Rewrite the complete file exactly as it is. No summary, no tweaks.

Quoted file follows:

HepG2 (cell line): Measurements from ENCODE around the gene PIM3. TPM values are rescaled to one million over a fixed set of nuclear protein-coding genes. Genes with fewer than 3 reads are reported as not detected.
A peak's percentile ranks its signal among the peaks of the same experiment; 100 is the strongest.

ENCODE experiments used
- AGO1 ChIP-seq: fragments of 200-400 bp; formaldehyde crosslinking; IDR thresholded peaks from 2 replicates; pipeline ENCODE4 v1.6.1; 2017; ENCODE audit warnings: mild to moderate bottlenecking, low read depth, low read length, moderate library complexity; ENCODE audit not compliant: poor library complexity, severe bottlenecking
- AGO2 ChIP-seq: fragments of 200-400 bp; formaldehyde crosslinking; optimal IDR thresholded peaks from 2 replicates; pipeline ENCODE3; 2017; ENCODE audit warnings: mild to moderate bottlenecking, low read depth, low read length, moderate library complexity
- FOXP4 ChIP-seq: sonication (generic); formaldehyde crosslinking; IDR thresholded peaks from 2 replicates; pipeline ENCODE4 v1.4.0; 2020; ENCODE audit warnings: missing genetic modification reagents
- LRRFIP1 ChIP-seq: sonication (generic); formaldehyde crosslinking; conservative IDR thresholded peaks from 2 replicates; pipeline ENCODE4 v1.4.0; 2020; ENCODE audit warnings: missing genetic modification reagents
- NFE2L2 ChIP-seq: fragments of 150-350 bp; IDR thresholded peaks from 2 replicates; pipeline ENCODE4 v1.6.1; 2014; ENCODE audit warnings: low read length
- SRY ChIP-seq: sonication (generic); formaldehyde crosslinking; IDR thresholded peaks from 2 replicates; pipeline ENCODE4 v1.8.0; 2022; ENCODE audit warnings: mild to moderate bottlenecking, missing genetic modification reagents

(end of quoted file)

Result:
HepG2 (cell line): Measurements from ENCODE around the gene PIM3. TPM values are rescaled to one million over a fixed set of nuclear protein-coding genes. Genes with fewer than 3 reads are reported as not detected.
A peak's percentile ranks its signal among the peaks of the same experiment; 100 is the strongest.

ENCODE experiments used
- AGO1 ChIP-seq: fragments of 200-400 bp; formaldehyde crosslinking; IDR thresholded peaks from 2 replicates; pipeline ENCODE4 v1.6.1; 2017; ENCODE audit warnings: mild to moderate bottlenecking, low read depth, low read length, moderate library complexity; ENCODE audit not compliant: poor library complexity, severe bottlenecking
- AGO2 ChIP-seq: fragments of 200-400 bp; formaldehyde crosslinking; optimal IDR thresholded peaks from 2 replicates; pipeline ENCODE3; 2017; ENCODE audit warnings: mild to moderate bottlenecking, low read depth, low read length, moderate library complexity
- FOXP4 ChIP-seq: sonication (generic); formaldehyde crosslinking; IDR thresholded peaks from 2 replicates; pipeline ENCODE4 v1.4.0; 2020; ENCODE audit warnings: missing genetic modification reagents
- LRRFIP1 ChIP-seq: sonication (generic); formaldehyde crosslinking; conservative IDR thresholded peaks from 2 replicates; pipeline ENCODE4 v1.4.0; 2020; ENCODE audit warnings: missing genetic modification reagents
- NFE2L2 ChIP-seq: fragments of 150-350 bp; IDR thresholded peaks from 2 replicates; pipeline ENCODE4 v1.6.1; 2014; ENCODE audit warnings: low read length
- SRY ChIP-seq: sonication (generic); formaldehyde crosslinking; IDR thresholded peaks from 2 replicates; pipeline ENCODE4 v1.8.0; 2022; ENCODE audit warnings: mild to moderate bottlenecking, missing genetic modification reagents